The next day we had a teaching about Jerusalem and its many varied meanings for different people. Our teacher, Yardena,  was excellent and she had us each write something about Jerusalem. I wrote the following poem. I haven’t written a poem in probably twenty-five years.

Syrian Church Jerusalem 2009
Syrian Church Jerusalem 2009

At first Justina seems strange
Even crazy and very strict
But as she talks
She almost glows
Exuding her faith and certainty
When she sings
She is whole and holy.

Vacation

I had planned to write a post or two, but getting ready for a trip has taken most of my time. On Sunday,  my husband and I will leave for a ten day vacation in Israel. I will not be posting while on the trip, but I will write about it when I get back. I certainly hope to try some of the beers I wrote about in Jewish Beer and Brewing.

Revisiting Old Posts

I have recently been thinking about the thirty-eight posts from my pre-wordpress blog.  I  realized that people might want to see what else I have written on a topic and there isn’t an easy way to do that. I thought about re-posting all of them, but that seems like too much work. I also thought about linking to them every time I am on a topic again, but I would get stuck in an endless loop. So I will just remind all of my readers that you can go to  my website and find the old posts. Click here to do so.

Beyond Amethyst: The Conference

This past Friday I attended a conference at Hampshire College about the drinking age and whether it should be changed. Alex Torpey, a graduating student , organized the conference as part of his Division III, or senior project.

Ralph Hexter introduced the keynote speaker and indicated that he feels the issues around the drinking age and drunk driving hinge on responsibility. President Hexter is a signer of the Amethyst Initiative which called for lowering the drinking age to eighteen. Continue reading “Beyond Amethyst: The Conference”

I am a Craft Brewer

The problem with the movie Beer Wars and the video, “I am a Craft Brewer,” (available at Andy Crouch’s site) by Greg Koch, shown at the Craft Brewers Conference in Boston, is that they simplify, to the level of good versus evil, very complex issues. Both also imply that drinking a craft beer is somehow a politic act. (Stephen Beaumont, World of Beer makes a similar point).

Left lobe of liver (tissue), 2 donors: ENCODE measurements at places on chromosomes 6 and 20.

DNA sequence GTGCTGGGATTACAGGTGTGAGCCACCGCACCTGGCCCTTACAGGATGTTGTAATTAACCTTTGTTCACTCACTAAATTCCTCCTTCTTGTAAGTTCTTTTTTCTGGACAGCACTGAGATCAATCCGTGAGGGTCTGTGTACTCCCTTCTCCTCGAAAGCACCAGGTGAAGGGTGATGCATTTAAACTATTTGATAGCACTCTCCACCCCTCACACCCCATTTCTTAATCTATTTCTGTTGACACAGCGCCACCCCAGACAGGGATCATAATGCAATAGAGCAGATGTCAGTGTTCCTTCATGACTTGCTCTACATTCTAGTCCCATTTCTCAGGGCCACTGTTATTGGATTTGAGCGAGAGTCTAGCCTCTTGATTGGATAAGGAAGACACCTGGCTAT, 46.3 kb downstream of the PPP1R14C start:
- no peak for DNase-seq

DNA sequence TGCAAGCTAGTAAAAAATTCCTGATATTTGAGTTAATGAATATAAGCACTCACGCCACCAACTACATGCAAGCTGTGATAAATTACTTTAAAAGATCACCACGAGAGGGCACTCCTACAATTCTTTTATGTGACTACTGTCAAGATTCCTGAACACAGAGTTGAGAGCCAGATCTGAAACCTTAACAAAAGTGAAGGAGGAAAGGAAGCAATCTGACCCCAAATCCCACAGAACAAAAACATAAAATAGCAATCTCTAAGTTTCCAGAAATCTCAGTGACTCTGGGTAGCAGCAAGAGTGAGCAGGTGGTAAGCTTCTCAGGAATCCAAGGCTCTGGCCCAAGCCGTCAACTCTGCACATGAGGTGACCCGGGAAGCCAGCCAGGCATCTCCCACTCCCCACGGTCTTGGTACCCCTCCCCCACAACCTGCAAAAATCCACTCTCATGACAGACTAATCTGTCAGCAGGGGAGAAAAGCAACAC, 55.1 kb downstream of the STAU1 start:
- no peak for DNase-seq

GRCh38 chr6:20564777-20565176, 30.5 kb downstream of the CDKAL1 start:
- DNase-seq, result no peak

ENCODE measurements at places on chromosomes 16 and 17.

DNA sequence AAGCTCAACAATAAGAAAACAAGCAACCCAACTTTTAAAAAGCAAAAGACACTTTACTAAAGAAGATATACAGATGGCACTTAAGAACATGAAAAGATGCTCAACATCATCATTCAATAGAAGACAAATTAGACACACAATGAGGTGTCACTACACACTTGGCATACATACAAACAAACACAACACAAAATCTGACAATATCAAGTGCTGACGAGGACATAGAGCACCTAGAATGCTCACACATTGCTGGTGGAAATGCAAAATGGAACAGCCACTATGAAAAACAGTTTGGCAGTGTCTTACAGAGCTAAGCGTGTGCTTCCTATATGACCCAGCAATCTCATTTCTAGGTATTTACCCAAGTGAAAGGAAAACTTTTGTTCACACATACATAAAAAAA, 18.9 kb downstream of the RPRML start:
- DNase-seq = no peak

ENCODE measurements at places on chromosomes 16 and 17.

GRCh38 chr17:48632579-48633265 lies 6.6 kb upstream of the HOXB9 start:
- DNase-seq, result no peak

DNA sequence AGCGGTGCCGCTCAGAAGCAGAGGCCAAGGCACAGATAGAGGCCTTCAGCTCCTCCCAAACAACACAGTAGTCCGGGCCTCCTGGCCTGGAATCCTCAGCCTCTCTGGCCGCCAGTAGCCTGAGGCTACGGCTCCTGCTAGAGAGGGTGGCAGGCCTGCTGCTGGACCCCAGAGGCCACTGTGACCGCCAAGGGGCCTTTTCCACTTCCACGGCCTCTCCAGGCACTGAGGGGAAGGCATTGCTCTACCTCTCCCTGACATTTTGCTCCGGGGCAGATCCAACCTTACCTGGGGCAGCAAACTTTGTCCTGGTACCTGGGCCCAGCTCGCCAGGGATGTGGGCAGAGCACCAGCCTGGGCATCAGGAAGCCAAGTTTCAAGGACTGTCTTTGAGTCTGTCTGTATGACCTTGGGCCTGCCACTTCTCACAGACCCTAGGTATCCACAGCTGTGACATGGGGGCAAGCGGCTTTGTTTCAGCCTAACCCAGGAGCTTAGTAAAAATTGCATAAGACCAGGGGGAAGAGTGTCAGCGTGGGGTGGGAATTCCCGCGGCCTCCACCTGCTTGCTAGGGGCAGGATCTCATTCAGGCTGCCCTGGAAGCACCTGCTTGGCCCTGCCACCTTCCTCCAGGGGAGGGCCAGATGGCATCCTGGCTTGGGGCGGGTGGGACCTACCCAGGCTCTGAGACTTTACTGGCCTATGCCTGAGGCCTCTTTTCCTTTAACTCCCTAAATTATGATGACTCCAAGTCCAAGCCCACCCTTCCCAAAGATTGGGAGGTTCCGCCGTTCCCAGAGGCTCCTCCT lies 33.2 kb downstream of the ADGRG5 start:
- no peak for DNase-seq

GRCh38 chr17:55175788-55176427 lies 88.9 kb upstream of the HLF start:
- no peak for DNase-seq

Beer Wars implies that supporting small craft beers will strike a blow against monopolistic, big business. “I am a Craft Brewer,” declares that craft brewers are “socially conscious.” How does any of this connect to selling and buying beer to drink? The workers of the large brewers, ABIB and Miller Coors are unionized and have been for over one hundred years. Are workers at “socially conscious” craft breweries unionized? Working in a brewery is hard, physical labor; do Sam Calagione’s one hundred workers receive adequate compensation and full health care coverage? Or is working in a company with a higher moral purpose sufficient compensation?

Both Beer Wars and “I am a Craft Brewer” also present a remarkably un-diverse craft brewing industry; overwhelmingly white and male. Shouldn’t a commitment to diversity be a part of social consciousness?

Before anyone responds that I am expecting too much of a business, that is my point exactly. Neither Beer Wars nor “I am a Craft Brewer” explicitly acknowledges that craft brewers are involved in an economic activity and in that way are no different from the mega brewers.

This was cross-posted from Women Grow Business

“Am I a Woman in Business?” Learning to Promote Yourself the Same Way Businesses Do

amy-m-wgb-post-42009

Am I a woman in business, a businesswoman?
That is an interesting question for me to contemplate in writing a post for Women Grow Business. I started my website, AmyMittelman.com, and my blog, Musings, because I wrote a book, Brewing Battles: A History of American Beer.

Many years ago, I had a business, Academic Publicity, that provided promotional help for academic authors.

In retrospect, my business plan had a fatal flaw: academics didn’t want to pay for my services.

In general, academics do not think of themselves as writers and thus do not want to pay to increase their book sales. The existence of the book itself punches their tenure ticket. And most academics write only one book. The one major business success I had was getting my husband‘s book, Nazism, the Jews, and American Zionism, 1933-1948 into paperback.

New business, young family, and next steps
At the time that I was running Academic Publicity, I had completed a PH.D in American history and had two small children at home. I had started the business because I was realizing it was unlikely I would be able to get an academic job without significant disruption to my life.

The perfect vision of hindsight
Because of life’s increasing complexity with family, including buying a new home, I ended the business after two years. With the perfect vision of hindsight, I realized that was too short a time to grow a business. I pulled the plug on Academic Publicity so quickly because I was losing money and I already had some feelings of guilt because I had been unable to find an academic position.